Chapter 13 bankruptcy is generally used by debtors who want to keep secured assets, such as a home or car, when they have more equity in the secured assets than they can protect with their Georgia bankruptcy exemptions. Chapter 13 bankruptcy is a reorganization whereas Chapter 7 bankruptcy is a liquidation.
A chapter 13 bankruptcy allows them to make up their overdue payments over time and to reinstate the original agreement. Where a debtor has valuable nonexempt property and wants to keep it, a chapter 13 may be a better option. However, for the vast majority of individuals who simply want to eliminate their heavy debt burden without paying any of it back, Chapter 7 provides the most attractive choice.
Georgia Chapter 7 bankruptcy information-
In a Chapter 7 bankruptcy you wipe out your debts and get a “Fresh Start”. Chapter 7 bankruptcy is a liquidation where the trustee collects all of your assets and sells any assets which are not exempt. The trustee sells the assets and pays you, the debtor, any amount exempted. The net proceeds of the liquidation are then distributed to your creditors with a commission taken by the trustee overseeing the distribution.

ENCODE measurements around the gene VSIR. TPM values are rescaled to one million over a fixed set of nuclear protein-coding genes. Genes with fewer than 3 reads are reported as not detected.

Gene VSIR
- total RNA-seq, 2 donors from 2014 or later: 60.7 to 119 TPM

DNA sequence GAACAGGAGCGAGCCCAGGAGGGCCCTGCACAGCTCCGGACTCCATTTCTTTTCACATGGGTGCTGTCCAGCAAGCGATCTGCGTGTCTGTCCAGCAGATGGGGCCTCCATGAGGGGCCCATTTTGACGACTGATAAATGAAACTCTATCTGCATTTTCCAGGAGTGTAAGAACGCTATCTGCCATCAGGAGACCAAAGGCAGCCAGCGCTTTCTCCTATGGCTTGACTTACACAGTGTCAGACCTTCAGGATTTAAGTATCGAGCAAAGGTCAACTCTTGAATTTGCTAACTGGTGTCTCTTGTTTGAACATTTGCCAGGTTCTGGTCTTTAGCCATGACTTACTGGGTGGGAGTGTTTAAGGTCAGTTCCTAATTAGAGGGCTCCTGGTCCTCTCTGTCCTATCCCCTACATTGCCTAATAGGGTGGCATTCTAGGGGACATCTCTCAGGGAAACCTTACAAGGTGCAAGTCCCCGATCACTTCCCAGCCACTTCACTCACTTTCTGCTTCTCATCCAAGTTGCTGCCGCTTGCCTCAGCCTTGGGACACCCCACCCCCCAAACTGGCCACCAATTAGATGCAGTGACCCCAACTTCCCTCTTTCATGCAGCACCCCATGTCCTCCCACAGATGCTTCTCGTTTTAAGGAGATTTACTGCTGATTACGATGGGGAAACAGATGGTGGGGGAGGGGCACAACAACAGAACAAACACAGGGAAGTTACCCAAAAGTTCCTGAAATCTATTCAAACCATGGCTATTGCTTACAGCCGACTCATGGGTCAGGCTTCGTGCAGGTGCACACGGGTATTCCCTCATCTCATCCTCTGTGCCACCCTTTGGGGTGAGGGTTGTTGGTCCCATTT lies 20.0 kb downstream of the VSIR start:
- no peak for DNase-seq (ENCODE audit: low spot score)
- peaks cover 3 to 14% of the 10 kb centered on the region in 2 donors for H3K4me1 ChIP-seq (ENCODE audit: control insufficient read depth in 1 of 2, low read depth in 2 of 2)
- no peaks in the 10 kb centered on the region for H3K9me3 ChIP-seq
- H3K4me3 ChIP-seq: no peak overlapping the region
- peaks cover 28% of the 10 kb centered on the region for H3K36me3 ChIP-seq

Certain debts cannot be discharged in a Chapter 7 bankruptcy, such as alimony, child support, fraudulent debts, certain taxes, student loans, and certain items charged. In most Chapter 7 cases, the debtor has large credit card debt and other unsecured bills and very few assets. In the vast majority of cases a Chapter 7 bankruptcy is able to completely eliminate all of these debts.
You may keep certain secured debts such as your car or your furniture or house by reaffirming those debts. To do so, you must sign a voluntary “Reaffirmation Agreement”. If you decide that you want to keep your house or your car or your furniture, and you reaffirm the debt, you cannot bankrupt (or wipe-out) that debt again for eight years. You will still owe that debt and you must continue to pay it just as you were obligated to continue to pay it before you filed bankruptcy. In order to reaffirm the debt, you must also bring it current. In other words, if you are three or four months behind, then you must pay the back payments which are due in order to reaffirm it. You can selectively reaffirm your debts – you can state that you wish to keep the house and the furniture, but that you want the car and the jewelry to go back to the respective Creditors.
Reaffirmation agreements can be set aside during the earlier of 60 days after the agreement is filed with the Court, or upon the Court’s issuance of an Order of Discharge.
To begin the bankruptcy process you must itemize your current income sources; major financial transactions for the last two years; monthly living expenses; debts (secured and unsecured); and property (all assets and possessions, not just real estate). You should also collect your tax returns for the last two years, deeds to any real estate you own, your car(s) titles, and the documents for any loans you may have.